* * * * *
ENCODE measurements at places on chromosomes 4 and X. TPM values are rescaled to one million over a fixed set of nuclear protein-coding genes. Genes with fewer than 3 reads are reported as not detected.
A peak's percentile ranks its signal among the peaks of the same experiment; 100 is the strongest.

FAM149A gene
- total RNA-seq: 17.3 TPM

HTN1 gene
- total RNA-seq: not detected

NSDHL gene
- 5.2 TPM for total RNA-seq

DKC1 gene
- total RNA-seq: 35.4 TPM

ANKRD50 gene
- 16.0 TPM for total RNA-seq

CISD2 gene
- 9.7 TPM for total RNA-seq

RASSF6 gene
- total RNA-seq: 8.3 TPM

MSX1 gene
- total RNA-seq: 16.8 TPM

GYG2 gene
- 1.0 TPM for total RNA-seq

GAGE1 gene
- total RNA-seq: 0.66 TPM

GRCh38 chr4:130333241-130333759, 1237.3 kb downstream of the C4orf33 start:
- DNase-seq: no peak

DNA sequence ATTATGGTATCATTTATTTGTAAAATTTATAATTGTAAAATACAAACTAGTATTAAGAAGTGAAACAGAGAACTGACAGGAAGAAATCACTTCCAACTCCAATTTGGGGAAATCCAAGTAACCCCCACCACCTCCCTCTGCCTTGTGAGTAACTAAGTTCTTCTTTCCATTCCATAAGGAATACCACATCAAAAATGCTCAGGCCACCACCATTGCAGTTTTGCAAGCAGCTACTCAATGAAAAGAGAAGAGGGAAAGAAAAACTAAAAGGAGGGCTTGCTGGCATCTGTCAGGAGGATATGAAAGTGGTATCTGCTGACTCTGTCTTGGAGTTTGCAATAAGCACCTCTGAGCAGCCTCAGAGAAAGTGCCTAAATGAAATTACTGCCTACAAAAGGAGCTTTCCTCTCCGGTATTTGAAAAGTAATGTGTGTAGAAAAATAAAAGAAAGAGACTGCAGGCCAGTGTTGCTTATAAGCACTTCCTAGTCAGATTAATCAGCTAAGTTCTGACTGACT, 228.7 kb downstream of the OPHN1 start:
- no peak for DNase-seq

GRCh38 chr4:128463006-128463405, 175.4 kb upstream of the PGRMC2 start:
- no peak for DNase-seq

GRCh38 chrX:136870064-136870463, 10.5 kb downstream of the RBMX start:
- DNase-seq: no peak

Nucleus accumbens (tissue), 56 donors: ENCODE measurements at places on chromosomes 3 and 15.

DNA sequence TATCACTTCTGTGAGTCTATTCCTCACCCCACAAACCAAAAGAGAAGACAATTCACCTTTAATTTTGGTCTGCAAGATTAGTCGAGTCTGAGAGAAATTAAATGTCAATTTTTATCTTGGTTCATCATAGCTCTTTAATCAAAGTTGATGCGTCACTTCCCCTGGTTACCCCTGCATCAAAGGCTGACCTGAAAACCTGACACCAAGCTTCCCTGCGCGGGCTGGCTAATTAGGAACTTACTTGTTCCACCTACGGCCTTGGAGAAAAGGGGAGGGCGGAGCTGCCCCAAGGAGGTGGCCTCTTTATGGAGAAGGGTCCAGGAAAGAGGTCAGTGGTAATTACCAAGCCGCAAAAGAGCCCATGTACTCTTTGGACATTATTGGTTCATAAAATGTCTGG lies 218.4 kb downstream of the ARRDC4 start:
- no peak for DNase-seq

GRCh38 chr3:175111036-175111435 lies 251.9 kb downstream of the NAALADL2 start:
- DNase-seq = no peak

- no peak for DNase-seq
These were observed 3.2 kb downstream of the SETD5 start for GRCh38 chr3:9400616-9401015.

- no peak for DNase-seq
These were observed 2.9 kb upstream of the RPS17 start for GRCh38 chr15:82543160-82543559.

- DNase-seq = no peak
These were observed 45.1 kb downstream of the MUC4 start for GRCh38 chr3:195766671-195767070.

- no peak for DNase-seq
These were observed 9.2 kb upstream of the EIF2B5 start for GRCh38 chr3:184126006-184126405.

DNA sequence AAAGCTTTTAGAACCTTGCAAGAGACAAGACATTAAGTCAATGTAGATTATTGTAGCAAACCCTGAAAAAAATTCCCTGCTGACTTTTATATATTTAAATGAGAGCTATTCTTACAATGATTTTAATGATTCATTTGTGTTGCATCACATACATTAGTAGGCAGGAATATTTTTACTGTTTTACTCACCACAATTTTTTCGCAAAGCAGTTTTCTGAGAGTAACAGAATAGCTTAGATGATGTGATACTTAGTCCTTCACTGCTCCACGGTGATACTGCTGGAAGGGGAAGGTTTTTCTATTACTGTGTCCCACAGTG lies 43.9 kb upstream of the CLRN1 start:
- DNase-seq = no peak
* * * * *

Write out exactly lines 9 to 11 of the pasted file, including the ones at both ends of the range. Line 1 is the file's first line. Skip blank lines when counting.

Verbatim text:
DKC1 gene
- total RNA-seq: 35.4 TPM

ANKRD50 gene